TUGBOAT CONTEST-pick the winner!!

Discussion in 'Boat Design' started by tugboat, Apr 15, 2012.

?

which tug do you like the best ot these three?!

Poll closed Apr 29, 2012.
  1. first tug

    7.1%
  2. second (middle tug)

    35.7%
  3. last tug

    57.1%
  1. daiquiri
    Joined: May 2004
    Posts: 5,373
    Likes: 252, Points: 93, Legacy Rep: 3380
    Location: Italy (Garda Lake) and Croatia (Istria)

    daiquiri Engineering and Design

    Wow, beautiful machines. Would be a wet dream for cyberpunks. :)
     
  2. masalai
    Joined: Oct 2007
    Posts: 6,823
    Likes: 121, Points: 0, Legacy Rep: 1882
    Location: cruising, Australia

    masalai masalai

    Hi daiquiri,
    I don't know about "cyberpunks" - I would have imagined their mechanical interest would be more in the realm of "transformers" - Those engines would set most self-respecting steam 'phreaks' into an orgasmic 'phrensy', far superior to any drug induced high... I am no great steam lover, but they certainly set my mind into covetous thoughts of theft. :eek: :eek: :eek:
     
  3. tugboat

    tugboat Previous Member

    whoever machined that engine/s--was like a "guru" of machine work...!
    thats gotta be 300 hours of machining...:confused:
     
  4. pdwiley
    Joined: Jun 2008
    Posts: 1,004
    Likes: 86, Points: 48, Legacy Rep: 933
    Location: Hobart

    pdwiley Senior Member

    Add *at least* another zero to that estimate....

    PDW
     
  5. tugboat

    tugboat Previous Member

    :eek: wow thats just nuts!...im not a machinist-but why so much time?..whats the hardest part of that machining?..is it the setup?..or just the complexity?..very curious--ive always wanted to learn to machine..but it seems quite tedius and even small lathes are expensive...
     
  6. abcdefg
    Joined: Mar 2011
    Posts: 38
    Likes: 3, Points: 0, Legacy Rep: 46
    Location: near the water

    abcdefg Junior Member

    Funnily enough, I too have seen one of these engines in the flesh. I'm not going to say where it is or what it is going to power, as that is not my place. I will say however, that it is not going in a ferry. :)

    The amount of work in that particular engine is astounding, but when you consider that you also need a boiler, feed pumps, condensers, tanks, etc what you see is just the tip of the iceberg of the work involved. Add a few peripheral systems, and the work required to produce this system is massive.
     

  7. tugboat

    tugboat Previous Member

    the winning tug

    as stated the winning tug is the flat bottom design...the build is underway now- its being done in a hybrid cored/laminate style- with 3/8th solid triaxial laminate for the outer skin and 1/8th inch inner skin.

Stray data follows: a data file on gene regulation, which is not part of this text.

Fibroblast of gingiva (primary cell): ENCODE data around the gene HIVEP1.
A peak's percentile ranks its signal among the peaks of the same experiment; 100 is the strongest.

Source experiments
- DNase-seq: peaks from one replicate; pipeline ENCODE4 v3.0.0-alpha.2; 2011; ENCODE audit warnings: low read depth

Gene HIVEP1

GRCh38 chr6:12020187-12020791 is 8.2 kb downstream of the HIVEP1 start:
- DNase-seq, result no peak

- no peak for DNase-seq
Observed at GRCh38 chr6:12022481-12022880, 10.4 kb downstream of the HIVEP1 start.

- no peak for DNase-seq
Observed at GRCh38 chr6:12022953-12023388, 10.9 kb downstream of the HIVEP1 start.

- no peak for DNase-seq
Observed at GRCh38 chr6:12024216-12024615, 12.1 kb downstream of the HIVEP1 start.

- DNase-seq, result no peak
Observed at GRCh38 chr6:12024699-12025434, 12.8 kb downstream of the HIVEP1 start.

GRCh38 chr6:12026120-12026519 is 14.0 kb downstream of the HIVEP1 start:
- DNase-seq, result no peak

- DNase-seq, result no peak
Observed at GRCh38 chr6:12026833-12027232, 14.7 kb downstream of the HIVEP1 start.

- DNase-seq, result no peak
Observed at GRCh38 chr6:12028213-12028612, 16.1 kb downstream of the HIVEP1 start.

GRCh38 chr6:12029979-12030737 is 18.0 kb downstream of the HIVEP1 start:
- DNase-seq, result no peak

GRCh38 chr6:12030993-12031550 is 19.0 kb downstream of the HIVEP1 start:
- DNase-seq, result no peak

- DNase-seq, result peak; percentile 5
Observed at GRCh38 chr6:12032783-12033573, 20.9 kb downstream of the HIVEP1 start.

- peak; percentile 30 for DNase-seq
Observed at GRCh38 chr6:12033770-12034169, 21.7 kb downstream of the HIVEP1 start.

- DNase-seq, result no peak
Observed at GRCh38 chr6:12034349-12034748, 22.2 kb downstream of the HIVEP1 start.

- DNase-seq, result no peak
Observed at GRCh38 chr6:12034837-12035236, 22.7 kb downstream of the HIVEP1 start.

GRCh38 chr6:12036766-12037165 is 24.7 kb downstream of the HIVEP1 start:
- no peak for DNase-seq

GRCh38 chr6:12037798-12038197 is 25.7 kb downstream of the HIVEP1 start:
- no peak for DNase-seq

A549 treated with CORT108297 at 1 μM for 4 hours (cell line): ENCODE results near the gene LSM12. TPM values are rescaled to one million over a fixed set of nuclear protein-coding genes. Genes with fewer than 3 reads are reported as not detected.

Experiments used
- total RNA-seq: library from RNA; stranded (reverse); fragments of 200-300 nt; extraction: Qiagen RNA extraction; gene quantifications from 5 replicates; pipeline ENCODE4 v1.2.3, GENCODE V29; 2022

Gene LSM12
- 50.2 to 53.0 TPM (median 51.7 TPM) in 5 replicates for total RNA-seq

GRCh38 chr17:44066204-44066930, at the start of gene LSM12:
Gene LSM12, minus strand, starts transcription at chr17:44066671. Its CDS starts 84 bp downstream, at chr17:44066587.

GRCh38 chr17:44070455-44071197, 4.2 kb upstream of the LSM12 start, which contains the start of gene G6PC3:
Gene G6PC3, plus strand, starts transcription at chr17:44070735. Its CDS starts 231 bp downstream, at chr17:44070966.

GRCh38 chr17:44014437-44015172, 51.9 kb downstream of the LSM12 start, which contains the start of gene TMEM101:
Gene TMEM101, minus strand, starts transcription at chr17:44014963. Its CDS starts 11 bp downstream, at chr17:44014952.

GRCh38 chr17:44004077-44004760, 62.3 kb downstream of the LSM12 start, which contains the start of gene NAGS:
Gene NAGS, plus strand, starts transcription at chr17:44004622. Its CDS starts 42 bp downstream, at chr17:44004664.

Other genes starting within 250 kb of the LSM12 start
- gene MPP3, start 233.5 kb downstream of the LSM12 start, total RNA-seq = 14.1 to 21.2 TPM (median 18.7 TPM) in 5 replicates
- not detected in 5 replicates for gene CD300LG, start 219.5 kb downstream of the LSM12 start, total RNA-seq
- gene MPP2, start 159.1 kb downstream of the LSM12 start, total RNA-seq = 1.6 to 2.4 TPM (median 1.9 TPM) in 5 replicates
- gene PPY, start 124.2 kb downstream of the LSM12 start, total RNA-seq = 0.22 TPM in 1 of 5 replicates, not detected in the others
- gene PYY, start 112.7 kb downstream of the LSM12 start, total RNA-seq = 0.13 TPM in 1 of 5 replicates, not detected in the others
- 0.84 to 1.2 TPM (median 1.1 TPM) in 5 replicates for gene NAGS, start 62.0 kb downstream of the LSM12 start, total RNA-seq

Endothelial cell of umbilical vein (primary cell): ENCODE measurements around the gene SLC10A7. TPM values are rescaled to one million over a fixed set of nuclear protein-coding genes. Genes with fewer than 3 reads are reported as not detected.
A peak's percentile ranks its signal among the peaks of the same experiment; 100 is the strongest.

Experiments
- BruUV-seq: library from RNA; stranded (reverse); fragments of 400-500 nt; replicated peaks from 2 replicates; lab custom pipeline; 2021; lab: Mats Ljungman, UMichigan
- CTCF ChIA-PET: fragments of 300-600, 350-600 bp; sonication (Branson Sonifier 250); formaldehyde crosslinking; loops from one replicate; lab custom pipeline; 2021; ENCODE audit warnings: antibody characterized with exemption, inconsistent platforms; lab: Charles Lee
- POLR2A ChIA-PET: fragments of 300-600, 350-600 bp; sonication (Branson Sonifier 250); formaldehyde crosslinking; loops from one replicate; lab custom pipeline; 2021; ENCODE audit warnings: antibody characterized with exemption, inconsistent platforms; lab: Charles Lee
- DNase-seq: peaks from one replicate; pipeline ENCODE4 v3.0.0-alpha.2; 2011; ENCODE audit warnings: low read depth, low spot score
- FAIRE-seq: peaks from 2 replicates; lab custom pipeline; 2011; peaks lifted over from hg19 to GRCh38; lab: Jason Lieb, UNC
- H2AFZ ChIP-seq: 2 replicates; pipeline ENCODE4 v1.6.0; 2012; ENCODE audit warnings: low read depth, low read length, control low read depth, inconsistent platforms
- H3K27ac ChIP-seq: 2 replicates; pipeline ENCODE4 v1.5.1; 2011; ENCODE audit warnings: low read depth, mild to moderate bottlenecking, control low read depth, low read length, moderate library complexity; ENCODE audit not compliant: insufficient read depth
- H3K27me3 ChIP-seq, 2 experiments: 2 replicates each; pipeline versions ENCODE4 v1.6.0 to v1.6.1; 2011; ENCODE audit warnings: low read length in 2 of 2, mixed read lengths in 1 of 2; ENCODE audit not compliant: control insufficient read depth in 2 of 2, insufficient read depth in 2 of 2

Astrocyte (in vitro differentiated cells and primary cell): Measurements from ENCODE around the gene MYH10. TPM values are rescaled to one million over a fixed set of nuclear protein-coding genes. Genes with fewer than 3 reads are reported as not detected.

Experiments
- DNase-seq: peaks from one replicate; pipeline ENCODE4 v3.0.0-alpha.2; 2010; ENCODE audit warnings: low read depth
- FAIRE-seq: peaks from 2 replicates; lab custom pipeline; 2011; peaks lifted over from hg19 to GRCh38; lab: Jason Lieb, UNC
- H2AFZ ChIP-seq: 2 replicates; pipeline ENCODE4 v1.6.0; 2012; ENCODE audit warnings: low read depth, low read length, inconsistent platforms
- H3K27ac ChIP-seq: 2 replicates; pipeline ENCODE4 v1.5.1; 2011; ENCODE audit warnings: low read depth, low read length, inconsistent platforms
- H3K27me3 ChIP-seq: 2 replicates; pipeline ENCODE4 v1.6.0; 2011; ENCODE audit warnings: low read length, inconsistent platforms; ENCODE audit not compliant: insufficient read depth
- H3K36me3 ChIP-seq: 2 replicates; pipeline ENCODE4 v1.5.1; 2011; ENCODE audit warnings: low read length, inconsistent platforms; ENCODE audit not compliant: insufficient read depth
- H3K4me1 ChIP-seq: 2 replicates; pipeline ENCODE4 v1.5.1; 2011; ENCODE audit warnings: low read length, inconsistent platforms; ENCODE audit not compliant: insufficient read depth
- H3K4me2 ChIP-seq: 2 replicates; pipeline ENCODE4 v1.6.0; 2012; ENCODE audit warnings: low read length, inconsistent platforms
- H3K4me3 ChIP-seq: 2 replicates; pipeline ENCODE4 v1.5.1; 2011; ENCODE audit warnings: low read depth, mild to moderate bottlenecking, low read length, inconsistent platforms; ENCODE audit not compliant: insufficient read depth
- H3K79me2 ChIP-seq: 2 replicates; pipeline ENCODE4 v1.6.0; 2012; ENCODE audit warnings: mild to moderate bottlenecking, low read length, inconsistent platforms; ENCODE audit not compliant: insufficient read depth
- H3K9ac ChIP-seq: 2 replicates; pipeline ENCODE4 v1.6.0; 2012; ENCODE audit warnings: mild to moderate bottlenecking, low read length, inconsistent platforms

i am using plascore "core" at 1 inch thick giving a high stiffness modulus as well as high impact resistance. the only internal framing needed are bulkheads and engine beds. Before i use the strongback method-ill attempt to join my panels together and cut out fullsize panels which will be pulled together to form the sides-then drop the bottom into the hull after glassing one side which will act as a form and then glass the topsides and bottom. since the core is "ultra light" it should easily be manipulated to form a type of core "stitch and glue" construction. the only reason this is viable is because the surfaces are developable in a single plane only--no complex curvature..hence the fantail-bottom sides etc are all curved in one direction only...so this should work--theoretically at least. the problem with the male mold is-even when the outer topsides are resin-glassed, it still might not retain its shape when removed from the mold-- so id be doing the same procedure anyway...
    and wood can get expensive for a male mold...so if stitch and glue core is possible--ill find out.
    the material- 1" honeycomb core by "plascore" has been ordered and is due to arrive in three weeks,..its a waiting game till then. normally honeycomb would not make a good tugboat hull since its design is more for sailboats..where weight is critical but it is very stiff and my extra thick triaxial laminates make this a durable and strong hull...

    tests: i could not destroy my test sample in any way--it could not be broken punctured or holed..i spent an entire day trying...*without using mechanical methods such as a press or vise and lever.
    this sample was one sq ft of 1 inch thick core, with 1/8th inch outer laminate of 7 oz cloth using 10 -11 layers, and poly resin...
    its stiffer than steel, and highly rigid. because of the heavy laminates- the boat will weigh close to a plywood hull 3/4 inch thick...
    it will require ballast. but i can vary the waterline if needed.
    should be great stuff and sadly- its also a bit experimental.
    feedback appreciated...
     

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